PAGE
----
Medicinal Cookery – Anti Inflammatory Curry

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Also at the Natural and Organic Prodcuts Show, Dale Pinnock was demonstrating a couple of dishes from his DVD. The first was a tasty Thia inspired Red lentil soup and the other was called an Anti Inflammatory Curry, which was basically a sweet potato curry. The soup was delicious but I thought the curry was way too mushy so I would cook it a bit less than the recipe states.You could add other veg to the main recipe like caulifolowers and broccoli too to add to the 5 a day. The recipe below is from his website

Dale Pinnock


This recipe is an anti-inflammatory power house. This recipe is suitable in the treatment of any joint condition from rheumatoid and osteo arthritis, through to bursitis and tendonitis, as these all involve inflammatory responses.

1 Tablespoon of olive oil.
2 Red onions, thinly sliced.
2 Large cloves of garlic, finely chopped.
1 Teaspoon of freshly grated ginger.
2 Green chillies, thinly sliced.
1 Teaspoon ground corriander.
1 Teaspoon ground cumin.
1 Teaspoon black mustard seeds.
1 Heaped teaspoon of turmeric.
800g of sweet potato diced with skins left on.
375ml vegetabble stock.
150g spinach, coarsley chopped.
Large handful of fresh corriander leaves, coarsley torn.
1 Tablespoon toasted flaked almonds.

Heat the oil in a large saucepan and cook the onion, garlic, ginger, and chilli.
When the onion has softened, add all the spices and heat until they are becoming fragrant.
Add the sweet potato and stock and simmer for about 15-20 minutes until the sweet potato is soft. At this point add the spinach.
Once the spinach has wilted, the curry is ready to serve. It is best served with brown rice to further increase its nutritional profile.

Therapeutic effects
Sweet potatoes
These are a great source of several anti-inflammatory compounds, all of which contribute to its wonderful orange coloured flesh. The first of these is beta carotene. This precursor to vitamin A is a strong antioxidant nutrient. Many inflammatory responses are associated with free radicals. This nutrient helps to combat the effect of these reactive molecules. The other compounds that work in a similar way are the flavanoids. These too are potent anti-inflammatories and antioxidants.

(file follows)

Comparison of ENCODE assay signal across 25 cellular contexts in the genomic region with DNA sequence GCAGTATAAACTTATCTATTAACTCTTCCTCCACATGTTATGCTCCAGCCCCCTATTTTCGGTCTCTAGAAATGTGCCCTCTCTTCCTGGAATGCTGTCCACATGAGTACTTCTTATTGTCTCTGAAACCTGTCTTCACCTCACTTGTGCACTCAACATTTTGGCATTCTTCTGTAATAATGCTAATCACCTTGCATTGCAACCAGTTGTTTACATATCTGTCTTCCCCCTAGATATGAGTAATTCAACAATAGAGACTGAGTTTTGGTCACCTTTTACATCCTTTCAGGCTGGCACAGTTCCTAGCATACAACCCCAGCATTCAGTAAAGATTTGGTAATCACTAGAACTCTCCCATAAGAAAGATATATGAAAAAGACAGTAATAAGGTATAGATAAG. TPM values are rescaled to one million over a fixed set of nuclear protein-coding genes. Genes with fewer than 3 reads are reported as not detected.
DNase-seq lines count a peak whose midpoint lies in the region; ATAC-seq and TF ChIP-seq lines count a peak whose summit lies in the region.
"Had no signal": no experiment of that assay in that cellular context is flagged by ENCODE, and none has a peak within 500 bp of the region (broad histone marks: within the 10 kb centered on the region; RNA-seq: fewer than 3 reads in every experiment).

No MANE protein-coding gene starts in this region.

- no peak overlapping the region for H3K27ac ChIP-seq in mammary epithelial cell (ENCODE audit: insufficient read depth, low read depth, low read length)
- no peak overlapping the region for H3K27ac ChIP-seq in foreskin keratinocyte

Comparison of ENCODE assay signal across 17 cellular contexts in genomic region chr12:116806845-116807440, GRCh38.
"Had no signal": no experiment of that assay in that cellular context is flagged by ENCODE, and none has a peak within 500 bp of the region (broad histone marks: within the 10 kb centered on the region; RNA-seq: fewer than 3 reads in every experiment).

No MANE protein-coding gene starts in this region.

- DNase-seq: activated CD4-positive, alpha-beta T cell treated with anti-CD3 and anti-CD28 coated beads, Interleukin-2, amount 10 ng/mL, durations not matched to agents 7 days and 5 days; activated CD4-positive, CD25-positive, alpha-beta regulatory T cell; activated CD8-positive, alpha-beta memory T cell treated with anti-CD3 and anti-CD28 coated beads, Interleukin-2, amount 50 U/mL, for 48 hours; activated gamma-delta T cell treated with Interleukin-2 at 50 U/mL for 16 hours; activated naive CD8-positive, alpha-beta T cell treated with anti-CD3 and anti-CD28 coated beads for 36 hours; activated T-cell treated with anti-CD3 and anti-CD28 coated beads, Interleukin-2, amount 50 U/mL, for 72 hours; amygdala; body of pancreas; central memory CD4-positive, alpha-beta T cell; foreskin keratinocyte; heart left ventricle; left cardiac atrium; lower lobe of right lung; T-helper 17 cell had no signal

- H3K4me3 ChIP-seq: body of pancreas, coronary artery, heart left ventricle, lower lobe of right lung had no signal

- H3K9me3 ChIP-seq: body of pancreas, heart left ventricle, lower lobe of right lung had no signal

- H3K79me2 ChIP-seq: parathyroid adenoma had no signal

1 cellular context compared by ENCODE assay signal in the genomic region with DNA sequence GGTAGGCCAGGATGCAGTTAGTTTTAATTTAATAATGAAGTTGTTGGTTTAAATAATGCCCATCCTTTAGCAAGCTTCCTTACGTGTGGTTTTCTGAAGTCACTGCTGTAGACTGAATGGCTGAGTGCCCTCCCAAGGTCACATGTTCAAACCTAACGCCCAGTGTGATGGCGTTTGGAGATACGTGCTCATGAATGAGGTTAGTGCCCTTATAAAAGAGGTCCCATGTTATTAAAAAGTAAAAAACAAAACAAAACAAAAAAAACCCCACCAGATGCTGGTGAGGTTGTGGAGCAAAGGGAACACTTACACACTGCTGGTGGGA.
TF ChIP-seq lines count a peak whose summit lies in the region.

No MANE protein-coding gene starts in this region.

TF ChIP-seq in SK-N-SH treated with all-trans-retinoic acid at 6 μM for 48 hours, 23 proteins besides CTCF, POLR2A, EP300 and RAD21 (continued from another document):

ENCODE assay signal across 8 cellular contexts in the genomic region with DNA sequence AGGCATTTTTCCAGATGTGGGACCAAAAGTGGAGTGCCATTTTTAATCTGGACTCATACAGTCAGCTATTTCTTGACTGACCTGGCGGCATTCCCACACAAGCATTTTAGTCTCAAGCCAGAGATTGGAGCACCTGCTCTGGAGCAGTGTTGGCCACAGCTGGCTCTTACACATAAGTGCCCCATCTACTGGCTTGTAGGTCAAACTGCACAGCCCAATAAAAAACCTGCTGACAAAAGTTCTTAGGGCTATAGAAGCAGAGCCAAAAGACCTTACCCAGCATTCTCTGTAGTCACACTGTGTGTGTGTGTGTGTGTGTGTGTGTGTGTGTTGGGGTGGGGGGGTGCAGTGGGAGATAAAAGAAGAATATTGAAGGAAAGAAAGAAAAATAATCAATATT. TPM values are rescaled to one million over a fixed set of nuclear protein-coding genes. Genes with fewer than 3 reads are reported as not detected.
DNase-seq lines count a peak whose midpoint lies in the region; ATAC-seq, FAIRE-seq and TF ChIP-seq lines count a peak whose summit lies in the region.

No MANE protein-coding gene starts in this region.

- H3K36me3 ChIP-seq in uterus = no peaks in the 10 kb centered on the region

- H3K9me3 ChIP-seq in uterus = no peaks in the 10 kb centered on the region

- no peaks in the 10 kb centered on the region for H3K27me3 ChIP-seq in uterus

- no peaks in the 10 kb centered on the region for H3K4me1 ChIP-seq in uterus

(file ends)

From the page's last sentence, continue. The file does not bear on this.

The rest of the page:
There are also some very unique proteins present within these delightful root vegetables. These are storage proteins that are held within the root as a nutritional source for the plant. These particular proteins have potent antioxidant activity many times stronger than the caotenoids present, making this vegetable a significant anti-inflammatory ingredient.

This herb has been used in traditional herbal practices for centuaries. It is again a powerful anti-inflammatory agent. This is thanks to the chemical group known as curcuminoids. These substances make up turmeric’s yellow pigment (which stains your white shirt after a night at the curry house). The anti-inflammatory activity of these compounds has, in clinical trials, been shown to be comparable to such powerful drugs as hydrocortisone, phenylbutazone, indomethacin, and neurophen.

The anti-inflammatory activity of these compounds is due to their inhibitory action upon a group of enzymes in the body which are responsible for certain stages of metabolism of arachidonic acid. This compound is the precursor for the key substances – prostaglandins. These are the compounds that can either cause inflammation and pain, or suppress it. The enzymes blocked by the curcuminoids are the ones that allow for the formation of the pro-inflammatory series-2 prostaglandins.

This spicy ingredient has been used in traditional medicine, the world over, throughout history. It is most commonly used in the treatment of nausea, and for improving circulation. However, in recent years it has come to light that ginger can have a very beneficial effect upon patients suffering with both osteo and rheumatoid arthritis. Patients have described a notable reduction in pain, and improved motility of the joint. The key component here is a group of chemicals known as gingerols. These compounds are again anti-inflammatory, but work in a different way to the other ingredients discussed so far.

The immune system is also responsible for some degree of the inflammatory activity that arises in conditions such as arthritis and bursitis. The gingerols found in ginger actually interfere with the production of chemical messengers produced by the immune system, known as cytokines. It is the variety that give the ‘inflammation’ signal that are affected.

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